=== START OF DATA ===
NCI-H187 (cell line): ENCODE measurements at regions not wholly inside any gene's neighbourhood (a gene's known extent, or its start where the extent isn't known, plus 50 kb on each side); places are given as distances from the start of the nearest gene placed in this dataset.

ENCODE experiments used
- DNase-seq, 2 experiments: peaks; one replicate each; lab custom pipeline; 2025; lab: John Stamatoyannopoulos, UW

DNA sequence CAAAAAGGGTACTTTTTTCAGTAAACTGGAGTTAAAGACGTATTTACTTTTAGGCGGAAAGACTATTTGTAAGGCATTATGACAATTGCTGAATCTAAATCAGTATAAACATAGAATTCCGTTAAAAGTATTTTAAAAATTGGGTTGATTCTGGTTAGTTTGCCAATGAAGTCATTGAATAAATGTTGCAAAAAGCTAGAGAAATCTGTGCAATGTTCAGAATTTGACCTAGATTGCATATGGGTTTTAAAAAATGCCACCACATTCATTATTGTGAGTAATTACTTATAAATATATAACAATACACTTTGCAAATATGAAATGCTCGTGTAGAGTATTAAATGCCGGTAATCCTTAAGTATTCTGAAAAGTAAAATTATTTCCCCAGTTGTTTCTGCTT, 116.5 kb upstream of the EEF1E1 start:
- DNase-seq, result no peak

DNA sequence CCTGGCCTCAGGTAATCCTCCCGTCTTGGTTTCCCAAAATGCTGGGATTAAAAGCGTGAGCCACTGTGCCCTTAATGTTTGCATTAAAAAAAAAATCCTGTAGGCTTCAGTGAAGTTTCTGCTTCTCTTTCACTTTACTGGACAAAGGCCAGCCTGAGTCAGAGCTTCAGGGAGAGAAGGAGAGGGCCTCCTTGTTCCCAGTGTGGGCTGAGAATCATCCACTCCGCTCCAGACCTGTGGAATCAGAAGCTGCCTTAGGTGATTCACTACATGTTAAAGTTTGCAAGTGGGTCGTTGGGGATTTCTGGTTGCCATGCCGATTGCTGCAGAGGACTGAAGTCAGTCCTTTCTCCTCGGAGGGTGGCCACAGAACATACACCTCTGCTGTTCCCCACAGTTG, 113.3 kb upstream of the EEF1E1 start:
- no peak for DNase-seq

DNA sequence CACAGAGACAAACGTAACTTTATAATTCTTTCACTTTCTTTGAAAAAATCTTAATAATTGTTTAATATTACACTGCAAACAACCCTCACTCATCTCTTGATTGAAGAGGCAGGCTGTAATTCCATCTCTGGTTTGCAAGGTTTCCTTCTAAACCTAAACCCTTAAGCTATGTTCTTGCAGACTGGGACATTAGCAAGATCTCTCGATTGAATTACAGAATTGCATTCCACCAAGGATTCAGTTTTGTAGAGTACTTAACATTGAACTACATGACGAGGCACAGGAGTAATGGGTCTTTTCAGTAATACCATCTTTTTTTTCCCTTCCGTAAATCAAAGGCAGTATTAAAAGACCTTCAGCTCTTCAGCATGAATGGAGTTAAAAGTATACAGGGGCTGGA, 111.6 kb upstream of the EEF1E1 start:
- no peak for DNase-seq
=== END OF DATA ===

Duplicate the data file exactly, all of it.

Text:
NCI-H187 (cell line): ENCODE measurements at regions not wholly inside any gene's neighbourhood (a gene's known extent, or its start where the extent isn't known, plus 50 kb on each side); places are given as distances from the start of the nearest gene placed in this dataset.

ENCODE experiments used
- DNase-seq, 2 experiments: peaks; one replicate each; lab custom pipeline; 2025; lab: John Stamatoyannopoulos, UW

DNA sequence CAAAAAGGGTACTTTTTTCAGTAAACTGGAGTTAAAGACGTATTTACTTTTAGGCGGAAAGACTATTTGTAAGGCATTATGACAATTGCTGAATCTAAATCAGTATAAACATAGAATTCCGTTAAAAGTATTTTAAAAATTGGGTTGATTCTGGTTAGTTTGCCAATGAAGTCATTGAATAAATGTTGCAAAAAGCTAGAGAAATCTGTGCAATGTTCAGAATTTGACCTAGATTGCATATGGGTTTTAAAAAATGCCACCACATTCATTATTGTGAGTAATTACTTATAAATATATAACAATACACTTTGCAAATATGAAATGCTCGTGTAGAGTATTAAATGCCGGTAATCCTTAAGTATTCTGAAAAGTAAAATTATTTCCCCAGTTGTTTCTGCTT, 116.5 kb upstream of the EEF1E1 start:
- DNase-seq, result no peak

DNA sequence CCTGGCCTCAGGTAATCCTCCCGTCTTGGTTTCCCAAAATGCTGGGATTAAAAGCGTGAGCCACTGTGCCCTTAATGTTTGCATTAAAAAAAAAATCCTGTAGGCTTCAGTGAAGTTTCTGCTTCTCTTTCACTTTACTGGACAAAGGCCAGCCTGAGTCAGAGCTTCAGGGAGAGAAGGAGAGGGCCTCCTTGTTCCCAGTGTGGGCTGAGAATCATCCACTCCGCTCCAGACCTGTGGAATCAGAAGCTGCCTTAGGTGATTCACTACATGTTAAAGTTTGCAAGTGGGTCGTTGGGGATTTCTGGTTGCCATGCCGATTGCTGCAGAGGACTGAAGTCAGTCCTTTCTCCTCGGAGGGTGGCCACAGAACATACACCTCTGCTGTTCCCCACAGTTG, 113.3 kb upstream of the EEF1E1 start:
- no peak for DNase-seq

DNA sequence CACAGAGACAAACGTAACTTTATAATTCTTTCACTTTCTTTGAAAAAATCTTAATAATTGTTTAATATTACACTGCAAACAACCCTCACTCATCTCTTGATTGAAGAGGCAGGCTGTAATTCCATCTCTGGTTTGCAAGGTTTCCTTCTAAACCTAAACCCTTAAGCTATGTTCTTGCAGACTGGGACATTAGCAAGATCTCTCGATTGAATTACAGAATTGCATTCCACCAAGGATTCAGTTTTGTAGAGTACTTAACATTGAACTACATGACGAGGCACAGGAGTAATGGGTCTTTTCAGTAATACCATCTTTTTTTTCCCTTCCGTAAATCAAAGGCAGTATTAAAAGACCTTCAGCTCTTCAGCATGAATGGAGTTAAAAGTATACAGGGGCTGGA, 111.6 kb upstream of the EEF1E1 start:
- no peak for DNase-seq